New call for duty cut
Whisky sales plummet after Hammond’s tax hike
Karen Betts: cutting tax would send a strong signal
Scotch Whisky sales in the UK have fallen by one million bottles after Chancellor Philip Hammond raised tax on spirits in his March Budget.
Official HMRC figures show 36.7 million bottles were released for sale in the first six months of 2017 – against 37.7 million in the same period last year.
The 2.6% fall follows the Chancellor’s decision to ramp up spirits duty by 3.9%, meaning tax now makes up 80% of the cost of a bottle of Scotch. Of an average bottle sold at £12.77, more than £10 goes straight to the Treasury.
Industry leaders are now demanding Mr Hammond cut excise duty on spirits to protect the UK’s biggest food and drink export which supports 40,000 jobs.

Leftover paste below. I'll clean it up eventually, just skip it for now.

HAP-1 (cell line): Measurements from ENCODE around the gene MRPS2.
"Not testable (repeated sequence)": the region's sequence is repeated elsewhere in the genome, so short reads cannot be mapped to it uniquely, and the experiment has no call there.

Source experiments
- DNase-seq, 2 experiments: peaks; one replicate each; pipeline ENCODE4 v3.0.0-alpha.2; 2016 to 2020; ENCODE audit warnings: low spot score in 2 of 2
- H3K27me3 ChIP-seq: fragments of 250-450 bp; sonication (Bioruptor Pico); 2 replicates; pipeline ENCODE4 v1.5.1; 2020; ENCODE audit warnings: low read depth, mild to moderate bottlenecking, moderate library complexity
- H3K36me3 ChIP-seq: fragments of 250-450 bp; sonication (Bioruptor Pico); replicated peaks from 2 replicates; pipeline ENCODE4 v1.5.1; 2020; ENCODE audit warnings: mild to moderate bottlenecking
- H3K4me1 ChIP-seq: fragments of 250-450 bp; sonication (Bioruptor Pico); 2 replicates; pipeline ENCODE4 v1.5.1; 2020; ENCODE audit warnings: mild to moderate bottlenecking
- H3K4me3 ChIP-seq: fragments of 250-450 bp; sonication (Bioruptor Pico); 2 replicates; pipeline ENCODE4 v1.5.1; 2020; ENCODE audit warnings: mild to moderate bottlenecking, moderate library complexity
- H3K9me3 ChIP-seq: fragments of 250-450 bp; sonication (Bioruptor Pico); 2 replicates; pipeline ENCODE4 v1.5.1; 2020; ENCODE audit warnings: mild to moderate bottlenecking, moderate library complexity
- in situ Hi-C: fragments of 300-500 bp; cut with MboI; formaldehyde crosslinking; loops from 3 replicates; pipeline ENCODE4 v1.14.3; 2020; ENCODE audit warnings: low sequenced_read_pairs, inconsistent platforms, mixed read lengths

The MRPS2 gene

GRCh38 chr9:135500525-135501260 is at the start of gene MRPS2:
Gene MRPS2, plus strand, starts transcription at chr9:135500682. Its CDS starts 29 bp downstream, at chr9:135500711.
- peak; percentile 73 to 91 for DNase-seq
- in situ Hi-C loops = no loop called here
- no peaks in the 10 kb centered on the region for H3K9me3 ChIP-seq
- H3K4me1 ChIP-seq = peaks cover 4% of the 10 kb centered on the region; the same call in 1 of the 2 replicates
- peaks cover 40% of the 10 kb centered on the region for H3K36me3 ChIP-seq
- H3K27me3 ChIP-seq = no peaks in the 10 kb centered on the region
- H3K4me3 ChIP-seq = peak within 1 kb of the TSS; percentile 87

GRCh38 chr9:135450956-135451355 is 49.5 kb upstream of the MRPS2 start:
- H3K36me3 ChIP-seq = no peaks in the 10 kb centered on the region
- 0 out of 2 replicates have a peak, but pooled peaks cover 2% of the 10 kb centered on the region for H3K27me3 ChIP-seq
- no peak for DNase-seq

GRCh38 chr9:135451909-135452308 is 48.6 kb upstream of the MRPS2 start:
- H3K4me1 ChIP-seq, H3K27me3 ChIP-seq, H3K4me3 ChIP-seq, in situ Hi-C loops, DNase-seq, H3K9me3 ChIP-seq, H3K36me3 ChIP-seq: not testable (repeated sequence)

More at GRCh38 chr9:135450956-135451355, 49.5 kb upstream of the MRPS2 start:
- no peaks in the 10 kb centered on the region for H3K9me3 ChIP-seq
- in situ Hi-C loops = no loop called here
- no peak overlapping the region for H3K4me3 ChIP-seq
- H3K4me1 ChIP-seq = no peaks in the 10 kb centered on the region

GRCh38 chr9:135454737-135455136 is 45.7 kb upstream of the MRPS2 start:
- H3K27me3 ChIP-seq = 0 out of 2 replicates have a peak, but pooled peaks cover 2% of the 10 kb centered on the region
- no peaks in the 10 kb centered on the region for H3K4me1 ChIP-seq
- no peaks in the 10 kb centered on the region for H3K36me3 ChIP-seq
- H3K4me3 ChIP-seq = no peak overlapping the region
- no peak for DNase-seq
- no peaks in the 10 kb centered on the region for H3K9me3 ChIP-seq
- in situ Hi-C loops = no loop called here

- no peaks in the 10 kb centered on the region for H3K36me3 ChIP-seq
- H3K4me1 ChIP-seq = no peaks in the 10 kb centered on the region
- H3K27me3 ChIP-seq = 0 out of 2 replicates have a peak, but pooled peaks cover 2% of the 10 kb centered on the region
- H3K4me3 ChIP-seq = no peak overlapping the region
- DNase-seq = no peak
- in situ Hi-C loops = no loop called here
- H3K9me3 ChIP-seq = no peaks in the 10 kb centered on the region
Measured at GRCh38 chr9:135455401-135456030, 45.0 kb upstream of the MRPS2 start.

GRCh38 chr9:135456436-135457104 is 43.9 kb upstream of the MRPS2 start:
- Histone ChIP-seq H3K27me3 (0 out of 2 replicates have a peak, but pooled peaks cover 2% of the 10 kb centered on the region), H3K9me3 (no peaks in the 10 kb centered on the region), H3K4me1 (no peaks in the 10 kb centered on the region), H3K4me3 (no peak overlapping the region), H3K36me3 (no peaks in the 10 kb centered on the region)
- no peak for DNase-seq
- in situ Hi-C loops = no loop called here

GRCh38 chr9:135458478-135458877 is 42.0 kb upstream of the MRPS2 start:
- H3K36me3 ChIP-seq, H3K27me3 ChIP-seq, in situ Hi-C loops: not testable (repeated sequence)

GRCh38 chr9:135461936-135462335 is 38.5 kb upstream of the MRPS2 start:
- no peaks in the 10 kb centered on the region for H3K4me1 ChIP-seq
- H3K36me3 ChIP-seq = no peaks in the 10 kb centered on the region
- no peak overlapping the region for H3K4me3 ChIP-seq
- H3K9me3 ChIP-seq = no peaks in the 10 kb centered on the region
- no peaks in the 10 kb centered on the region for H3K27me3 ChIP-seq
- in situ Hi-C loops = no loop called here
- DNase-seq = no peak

HMRC figures show lower tax receipts for the Treasury. Spirits revenue was down more than 7% in the first financial quarter of 2017/18 to £697 million from £751m in the same period from April to the end of June the previous year.
In contrast, a 2% cut in 2015 saw spirits revenue rise by 4% – giving a £124m boost to the Treasury. And a freeze in 2016 led to a revenue increase of more than 7%, pouring an additional £229 million into the Chancellor’s coffers.
Karen Betts, Scotch Whisky Association chief executive, said: “Philip Hammond’s damaging 3.9% spirits duty hike has hit UK demand for Scotch and seen less money going to the Treasury.
“The Chancellor should use his November Budget to Drop The Dram Duty and boost a great British success story.
“Cutting tax would send a strong signal that the Government believes in a world-famous UK manufacturing industry which supports 40,000 jobs and plays a key role in Scotland’s economy.”